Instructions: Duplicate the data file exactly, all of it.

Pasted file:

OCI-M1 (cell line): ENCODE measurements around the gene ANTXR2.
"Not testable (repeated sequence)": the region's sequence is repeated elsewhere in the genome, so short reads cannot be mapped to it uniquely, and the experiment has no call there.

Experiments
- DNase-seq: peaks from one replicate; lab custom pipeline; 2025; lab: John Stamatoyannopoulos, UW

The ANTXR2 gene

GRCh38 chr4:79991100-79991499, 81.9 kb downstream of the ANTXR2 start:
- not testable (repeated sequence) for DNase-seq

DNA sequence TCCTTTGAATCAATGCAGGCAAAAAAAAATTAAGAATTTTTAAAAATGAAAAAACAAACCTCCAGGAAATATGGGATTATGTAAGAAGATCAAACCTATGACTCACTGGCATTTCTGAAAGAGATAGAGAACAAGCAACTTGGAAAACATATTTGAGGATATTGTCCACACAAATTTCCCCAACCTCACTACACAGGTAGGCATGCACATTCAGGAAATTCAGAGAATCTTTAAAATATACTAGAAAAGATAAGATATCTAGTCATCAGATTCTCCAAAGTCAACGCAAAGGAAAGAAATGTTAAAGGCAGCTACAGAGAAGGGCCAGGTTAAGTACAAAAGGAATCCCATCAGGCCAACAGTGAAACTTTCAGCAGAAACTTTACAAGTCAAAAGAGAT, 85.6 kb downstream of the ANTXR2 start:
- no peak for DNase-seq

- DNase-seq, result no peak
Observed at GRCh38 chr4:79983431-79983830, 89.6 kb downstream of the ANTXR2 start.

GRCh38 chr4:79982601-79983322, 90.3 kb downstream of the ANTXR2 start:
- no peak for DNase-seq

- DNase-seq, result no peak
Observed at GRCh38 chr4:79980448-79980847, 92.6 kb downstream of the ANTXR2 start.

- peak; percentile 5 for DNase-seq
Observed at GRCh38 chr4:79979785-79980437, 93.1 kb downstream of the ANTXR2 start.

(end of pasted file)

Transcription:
OCI-M1 (cell line): ENCODE measurements around the gene ANTXR2.
"Not testable (repeated sequence)": the region's sequence is repeated elsewhere in the genome, so short reads cannot be mapped to it uniquely, and the experiment has no call there.

Experiments
- DNase-seq: peaks from one replicate; lab custom pipeline; 2025; lab: John Stamatoyannopoulos, UW

The ANTXR2 gene

GRCh38 chr4:79991100-79991499, 81.9 kb downstream of the ANTXR2 start:
- not testable (repeated sequence) for DNase-seq

DNA sequence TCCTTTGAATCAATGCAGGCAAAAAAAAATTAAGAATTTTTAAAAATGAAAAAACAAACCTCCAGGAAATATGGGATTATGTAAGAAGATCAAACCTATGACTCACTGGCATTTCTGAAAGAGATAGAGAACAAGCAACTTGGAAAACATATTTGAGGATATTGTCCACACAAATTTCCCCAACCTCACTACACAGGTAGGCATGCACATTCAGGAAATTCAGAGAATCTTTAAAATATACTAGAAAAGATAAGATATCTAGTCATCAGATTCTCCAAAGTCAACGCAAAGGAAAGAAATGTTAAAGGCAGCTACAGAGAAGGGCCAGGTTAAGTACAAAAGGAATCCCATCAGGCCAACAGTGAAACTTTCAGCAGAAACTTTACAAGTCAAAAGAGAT, 85.6 kb downstream of the ANTXR2 start:
- no peak for DNase-seq

- DNase-seq, result no peak
Observed at GRCh38 chr4:79983431-79983830, 89.6 kb downstream of the ANTXR2 start.

GRCh38 chr4:79982601-79983322, 90.3 kb downstream of the ANTXR2 start:
- no peak for DNase-seq

- DNase-seq, result no peak
Observed at GRCh38 chr4:79980448-79980847, 92.6 kb downstream of the ANTXR2 start.

- peak; percentile 5 for DNase-seq
Observed at GRCh38 chr4:79979785-79980437, 93.1 kb downstream of the ANTXR2 start.